Aesma From Reunion, joined Nov 2009, 7285 posts, RR: 12
Reply 2, posted (1 year 11 months 1 week 6 days 14 hours ago) and read 1759 times:
Well tourism is 6-7% of the French GNP (and of course, far more in many third world places) so it's not something to take lightly. Also, hotel rooms are taxed, and expensive ones even more taxed, so they bring money to coffers that desperately need it.
New Technology is the name we give to stuff that doesn't work yet. Douglas Adams
OzGlobal From France, joined Nov 2004, 2775 posts, RR: 4
Reply 7, posted (1 year 11 months 1 week 5 days 15 hours ago) and read 1498 times:
It's just around the corner from me and I can confirm they are in the middle of MAJOR renovations. The roof is off, a tarpaulin is covering it, a huge crane is constructed INSIDE the building and towers above; place Vendome is full of construction offices, etc.... They mean business.
When all's said and done, there'll be more said than done.
Aeri28 From United States of America, joined Dec 2000, 709 posts, RR: 0
Reply 8, posted (1 year 11 months 1 week 5 days 8 hours ago) and read 1468 times:
It's not really that odd or unprecedented to close an older structure or hotel for a few years and totally re do the infrastructure. It's a beautiful historical building but was not built with the technology of the 20th Century and what will come in the 21st Century.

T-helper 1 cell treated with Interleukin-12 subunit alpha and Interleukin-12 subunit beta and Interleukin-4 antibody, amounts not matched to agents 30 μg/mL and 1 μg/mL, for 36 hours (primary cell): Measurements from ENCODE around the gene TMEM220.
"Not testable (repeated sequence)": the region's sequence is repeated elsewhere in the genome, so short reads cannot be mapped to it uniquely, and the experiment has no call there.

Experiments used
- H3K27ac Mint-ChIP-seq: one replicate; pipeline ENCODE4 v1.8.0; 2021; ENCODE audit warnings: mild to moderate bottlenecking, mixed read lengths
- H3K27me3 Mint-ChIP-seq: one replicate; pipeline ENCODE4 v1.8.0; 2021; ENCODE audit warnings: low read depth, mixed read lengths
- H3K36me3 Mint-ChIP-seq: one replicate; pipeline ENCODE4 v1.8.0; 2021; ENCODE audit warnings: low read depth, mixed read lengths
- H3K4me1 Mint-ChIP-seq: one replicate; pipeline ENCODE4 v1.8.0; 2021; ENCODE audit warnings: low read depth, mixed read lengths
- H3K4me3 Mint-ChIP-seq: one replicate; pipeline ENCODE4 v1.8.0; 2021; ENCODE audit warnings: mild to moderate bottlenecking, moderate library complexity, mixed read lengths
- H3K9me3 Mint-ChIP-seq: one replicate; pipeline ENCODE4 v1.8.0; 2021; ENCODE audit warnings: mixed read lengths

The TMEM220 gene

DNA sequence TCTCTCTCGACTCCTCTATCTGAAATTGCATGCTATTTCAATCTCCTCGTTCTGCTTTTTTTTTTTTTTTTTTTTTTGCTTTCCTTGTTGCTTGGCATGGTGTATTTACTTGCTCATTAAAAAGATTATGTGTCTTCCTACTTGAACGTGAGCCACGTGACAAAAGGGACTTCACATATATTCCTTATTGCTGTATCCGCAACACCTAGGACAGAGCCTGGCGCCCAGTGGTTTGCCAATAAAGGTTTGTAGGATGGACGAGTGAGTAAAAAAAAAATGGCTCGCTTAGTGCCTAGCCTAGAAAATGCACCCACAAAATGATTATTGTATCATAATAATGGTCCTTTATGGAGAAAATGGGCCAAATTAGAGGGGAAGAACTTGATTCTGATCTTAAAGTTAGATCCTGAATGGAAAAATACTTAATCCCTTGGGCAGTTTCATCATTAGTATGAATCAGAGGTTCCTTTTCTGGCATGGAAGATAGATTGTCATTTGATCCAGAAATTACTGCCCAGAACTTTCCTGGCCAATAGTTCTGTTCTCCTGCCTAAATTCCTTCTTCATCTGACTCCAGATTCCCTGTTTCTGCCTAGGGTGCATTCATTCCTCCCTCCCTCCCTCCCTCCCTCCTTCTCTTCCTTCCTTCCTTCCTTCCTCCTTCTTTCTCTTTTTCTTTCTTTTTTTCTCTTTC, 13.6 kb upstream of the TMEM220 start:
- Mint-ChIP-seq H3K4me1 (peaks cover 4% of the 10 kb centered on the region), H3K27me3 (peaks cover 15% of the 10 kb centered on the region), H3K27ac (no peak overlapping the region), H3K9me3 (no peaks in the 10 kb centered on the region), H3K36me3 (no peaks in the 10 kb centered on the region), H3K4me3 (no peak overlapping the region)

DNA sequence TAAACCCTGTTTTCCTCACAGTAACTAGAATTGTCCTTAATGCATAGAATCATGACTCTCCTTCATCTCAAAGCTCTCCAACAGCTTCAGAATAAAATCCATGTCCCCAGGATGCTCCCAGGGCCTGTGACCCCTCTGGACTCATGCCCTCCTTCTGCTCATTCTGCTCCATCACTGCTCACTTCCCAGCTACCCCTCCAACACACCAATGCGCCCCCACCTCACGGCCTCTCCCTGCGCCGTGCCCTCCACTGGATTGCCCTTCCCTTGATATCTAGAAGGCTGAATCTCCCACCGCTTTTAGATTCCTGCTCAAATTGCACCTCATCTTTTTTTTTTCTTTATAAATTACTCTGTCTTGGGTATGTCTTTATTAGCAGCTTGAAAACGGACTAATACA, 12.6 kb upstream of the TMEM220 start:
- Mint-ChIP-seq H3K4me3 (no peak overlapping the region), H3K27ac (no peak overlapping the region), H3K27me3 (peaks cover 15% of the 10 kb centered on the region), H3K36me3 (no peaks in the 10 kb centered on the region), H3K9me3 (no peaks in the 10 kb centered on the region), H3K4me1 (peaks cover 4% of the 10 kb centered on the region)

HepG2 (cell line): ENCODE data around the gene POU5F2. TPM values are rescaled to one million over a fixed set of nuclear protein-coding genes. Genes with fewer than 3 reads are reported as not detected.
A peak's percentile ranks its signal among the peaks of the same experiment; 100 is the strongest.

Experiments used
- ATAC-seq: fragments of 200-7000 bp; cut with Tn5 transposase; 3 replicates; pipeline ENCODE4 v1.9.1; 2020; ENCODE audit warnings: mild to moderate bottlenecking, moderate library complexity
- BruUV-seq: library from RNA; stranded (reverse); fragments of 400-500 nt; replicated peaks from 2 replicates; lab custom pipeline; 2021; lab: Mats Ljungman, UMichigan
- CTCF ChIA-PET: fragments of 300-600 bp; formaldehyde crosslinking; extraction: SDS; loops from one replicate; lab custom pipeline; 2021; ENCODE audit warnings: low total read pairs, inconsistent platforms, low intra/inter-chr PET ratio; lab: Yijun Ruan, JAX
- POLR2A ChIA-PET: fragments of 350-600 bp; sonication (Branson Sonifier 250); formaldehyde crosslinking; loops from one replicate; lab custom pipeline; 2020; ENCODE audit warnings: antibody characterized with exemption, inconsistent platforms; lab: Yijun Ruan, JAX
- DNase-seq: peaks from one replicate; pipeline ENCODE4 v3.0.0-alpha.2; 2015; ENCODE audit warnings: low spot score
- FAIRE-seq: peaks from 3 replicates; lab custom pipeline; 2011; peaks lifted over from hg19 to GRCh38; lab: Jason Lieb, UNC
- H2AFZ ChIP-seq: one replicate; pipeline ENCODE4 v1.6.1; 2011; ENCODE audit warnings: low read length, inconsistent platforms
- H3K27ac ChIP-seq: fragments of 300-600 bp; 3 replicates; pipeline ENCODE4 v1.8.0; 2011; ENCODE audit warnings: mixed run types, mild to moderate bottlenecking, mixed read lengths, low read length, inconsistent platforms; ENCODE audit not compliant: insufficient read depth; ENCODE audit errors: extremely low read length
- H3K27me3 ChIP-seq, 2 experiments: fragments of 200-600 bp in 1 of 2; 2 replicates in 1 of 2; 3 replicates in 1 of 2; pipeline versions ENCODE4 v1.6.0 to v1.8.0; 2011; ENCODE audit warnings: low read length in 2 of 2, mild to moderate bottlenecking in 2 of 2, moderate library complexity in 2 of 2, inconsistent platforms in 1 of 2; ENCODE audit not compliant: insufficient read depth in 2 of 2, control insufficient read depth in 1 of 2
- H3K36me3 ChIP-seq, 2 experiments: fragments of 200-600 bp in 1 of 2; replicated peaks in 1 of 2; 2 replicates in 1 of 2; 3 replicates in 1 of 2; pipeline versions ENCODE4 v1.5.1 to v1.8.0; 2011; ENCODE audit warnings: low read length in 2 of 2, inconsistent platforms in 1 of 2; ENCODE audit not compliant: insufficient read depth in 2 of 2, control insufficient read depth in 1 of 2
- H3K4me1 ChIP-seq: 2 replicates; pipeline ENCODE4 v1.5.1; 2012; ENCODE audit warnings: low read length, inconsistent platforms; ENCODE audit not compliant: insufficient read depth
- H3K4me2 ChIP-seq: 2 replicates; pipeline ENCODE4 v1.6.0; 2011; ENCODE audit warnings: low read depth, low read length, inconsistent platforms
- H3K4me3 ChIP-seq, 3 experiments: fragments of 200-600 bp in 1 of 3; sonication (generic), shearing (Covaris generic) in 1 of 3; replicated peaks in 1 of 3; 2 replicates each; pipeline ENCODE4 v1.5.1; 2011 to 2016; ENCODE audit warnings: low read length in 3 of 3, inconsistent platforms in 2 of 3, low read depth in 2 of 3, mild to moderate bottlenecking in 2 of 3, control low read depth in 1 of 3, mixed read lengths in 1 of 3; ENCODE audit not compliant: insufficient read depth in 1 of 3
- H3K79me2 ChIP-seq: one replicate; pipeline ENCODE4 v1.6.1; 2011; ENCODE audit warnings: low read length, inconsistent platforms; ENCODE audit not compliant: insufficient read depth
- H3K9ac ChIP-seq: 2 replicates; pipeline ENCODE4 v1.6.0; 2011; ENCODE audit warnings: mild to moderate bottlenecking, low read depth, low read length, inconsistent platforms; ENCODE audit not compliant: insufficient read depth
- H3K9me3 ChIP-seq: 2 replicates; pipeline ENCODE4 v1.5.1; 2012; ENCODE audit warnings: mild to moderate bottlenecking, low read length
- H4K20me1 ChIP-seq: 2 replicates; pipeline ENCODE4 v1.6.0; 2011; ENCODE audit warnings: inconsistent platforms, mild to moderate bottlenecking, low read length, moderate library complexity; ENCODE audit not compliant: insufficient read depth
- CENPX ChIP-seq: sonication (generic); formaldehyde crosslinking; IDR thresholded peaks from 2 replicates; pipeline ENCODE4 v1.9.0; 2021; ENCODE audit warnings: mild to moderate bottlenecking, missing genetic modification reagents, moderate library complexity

Im sure dating into the 19th century, electric lines were installed, lighting fixtures placed or even back in the 40s or earlier, thick telephone lines were installed, then came TV sets, wall mounted sets, A/C, or whatever convenience was necessary for a discerning clientele. The building probably took a beating over the last 100 years in being converted to new technologies that it was never built to house.
There are pix of the White House being completely restored in the 30s because the floors and support beams were in danger of falling apart due to constantly being upgraded with the times since the 1790s. The literally removed all the mouldings, fixtures, historic walls and stored them and rebuilt the support columns and replaced the wooden support areas with stronger materials. Then placed all the fixtures, mouldings , walls back to their original areas But even things like bathtubs, you dont realize how much weight they cause to a buidling and who knows if the Ritz was built with bathtubs in mind. Showers probably not in its early days. So, the grand dame has definitely taken a beating over the years and will re open completely modernized and hopefully historically intact.
On a side note, I used to work in a trading environment in San Francisco in the 1990s, and the Bank of America building was built in the late 60s and when the trading floor was initially built, they had to raise the floor a few feet to handle the sheer amount of cables to support a 200 person trading group (foreign exchange, derivatives, bond trading etc) and their old computers of the days, telerates, reuters machines, then faxes, printers etc etc. So they needed that two feet to put all those cables under the floor. When they decided to re do the floor in 1997, they decided to just simply start anew and built a new one in another building built to handle that. Obviously that's not possible with the Ritz in Paris...